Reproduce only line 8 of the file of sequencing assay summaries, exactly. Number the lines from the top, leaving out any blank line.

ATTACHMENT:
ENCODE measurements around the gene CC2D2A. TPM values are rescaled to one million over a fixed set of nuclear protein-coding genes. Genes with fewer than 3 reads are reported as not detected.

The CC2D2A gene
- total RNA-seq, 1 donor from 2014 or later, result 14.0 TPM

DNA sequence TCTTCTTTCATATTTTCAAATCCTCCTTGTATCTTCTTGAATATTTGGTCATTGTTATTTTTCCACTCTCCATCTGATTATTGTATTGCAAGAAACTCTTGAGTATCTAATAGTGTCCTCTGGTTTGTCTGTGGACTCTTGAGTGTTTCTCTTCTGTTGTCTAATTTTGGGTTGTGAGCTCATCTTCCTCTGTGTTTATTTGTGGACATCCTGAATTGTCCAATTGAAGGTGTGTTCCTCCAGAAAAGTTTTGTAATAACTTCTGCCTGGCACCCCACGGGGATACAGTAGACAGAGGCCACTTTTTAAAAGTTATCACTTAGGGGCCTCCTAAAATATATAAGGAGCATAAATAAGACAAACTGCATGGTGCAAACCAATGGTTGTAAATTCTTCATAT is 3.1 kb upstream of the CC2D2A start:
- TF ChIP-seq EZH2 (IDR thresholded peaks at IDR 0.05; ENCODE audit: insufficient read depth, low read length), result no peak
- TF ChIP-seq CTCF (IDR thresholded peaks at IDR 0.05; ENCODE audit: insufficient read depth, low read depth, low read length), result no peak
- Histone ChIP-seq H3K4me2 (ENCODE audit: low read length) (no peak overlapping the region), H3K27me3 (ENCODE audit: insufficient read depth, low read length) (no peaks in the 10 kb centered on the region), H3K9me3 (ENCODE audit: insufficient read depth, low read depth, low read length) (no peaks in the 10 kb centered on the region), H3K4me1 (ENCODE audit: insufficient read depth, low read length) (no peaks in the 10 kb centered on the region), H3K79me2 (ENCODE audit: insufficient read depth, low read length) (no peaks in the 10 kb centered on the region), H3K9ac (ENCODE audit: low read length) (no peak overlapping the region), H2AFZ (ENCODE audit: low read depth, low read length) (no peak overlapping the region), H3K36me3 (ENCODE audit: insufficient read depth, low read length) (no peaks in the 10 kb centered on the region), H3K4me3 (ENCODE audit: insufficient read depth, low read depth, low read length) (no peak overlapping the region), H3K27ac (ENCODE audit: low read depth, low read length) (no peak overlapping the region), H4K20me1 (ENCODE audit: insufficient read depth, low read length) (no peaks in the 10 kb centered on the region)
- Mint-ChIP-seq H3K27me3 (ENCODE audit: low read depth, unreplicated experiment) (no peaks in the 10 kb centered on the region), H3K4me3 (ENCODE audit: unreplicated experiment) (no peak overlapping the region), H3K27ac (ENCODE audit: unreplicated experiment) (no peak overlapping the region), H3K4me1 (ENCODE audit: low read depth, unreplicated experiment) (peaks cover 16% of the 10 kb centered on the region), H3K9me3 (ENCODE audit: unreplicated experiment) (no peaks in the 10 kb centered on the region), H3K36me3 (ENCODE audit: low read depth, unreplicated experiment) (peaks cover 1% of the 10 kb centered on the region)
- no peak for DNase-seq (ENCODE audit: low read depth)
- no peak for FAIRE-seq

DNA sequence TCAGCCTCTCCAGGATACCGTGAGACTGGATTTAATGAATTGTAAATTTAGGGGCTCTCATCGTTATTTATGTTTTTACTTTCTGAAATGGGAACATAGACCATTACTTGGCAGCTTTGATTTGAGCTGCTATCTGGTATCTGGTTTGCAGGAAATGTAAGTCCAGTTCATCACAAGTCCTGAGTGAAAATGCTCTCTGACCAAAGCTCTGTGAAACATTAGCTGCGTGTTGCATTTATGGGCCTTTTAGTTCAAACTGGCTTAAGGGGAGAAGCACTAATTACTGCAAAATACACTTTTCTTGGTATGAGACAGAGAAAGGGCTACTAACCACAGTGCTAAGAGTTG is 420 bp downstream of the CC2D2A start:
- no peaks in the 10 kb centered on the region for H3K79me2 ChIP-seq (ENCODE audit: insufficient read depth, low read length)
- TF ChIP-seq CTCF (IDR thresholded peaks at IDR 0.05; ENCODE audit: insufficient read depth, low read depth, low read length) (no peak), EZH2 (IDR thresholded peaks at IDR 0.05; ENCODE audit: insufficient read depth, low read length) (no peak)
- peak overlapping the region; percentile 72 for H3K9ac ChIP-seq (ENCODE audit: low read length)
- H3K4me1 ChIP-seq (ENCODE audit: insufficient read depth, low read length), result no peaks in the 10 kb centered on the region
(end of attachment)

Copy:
- Mint-ChIP-seq H3K27me3 (ENCODE audit: low read depth, unreplicated experiment) (no peaks in the 10 kb centered on the region), H3K4me3 (ENCODE audit: unreplicated experiment) (no peak overlapping the region), H3K27ac (ENCODE audit: unreplicated experiment) (no peak overlapping the region), H3K4me1 (ENCODE audit: low read depth, unreplicated experiment) (peaks cover 16% of the 10 kb centered on the region), H3K9me3 (ENCODE audit: unreplicated experiment) (no peaks in the 10 kb centered on the region), H3K36me3 (ENCODE audit: low read depth, unreplicated experiment) (peaks cover 1% of the 10 kb centered on the region)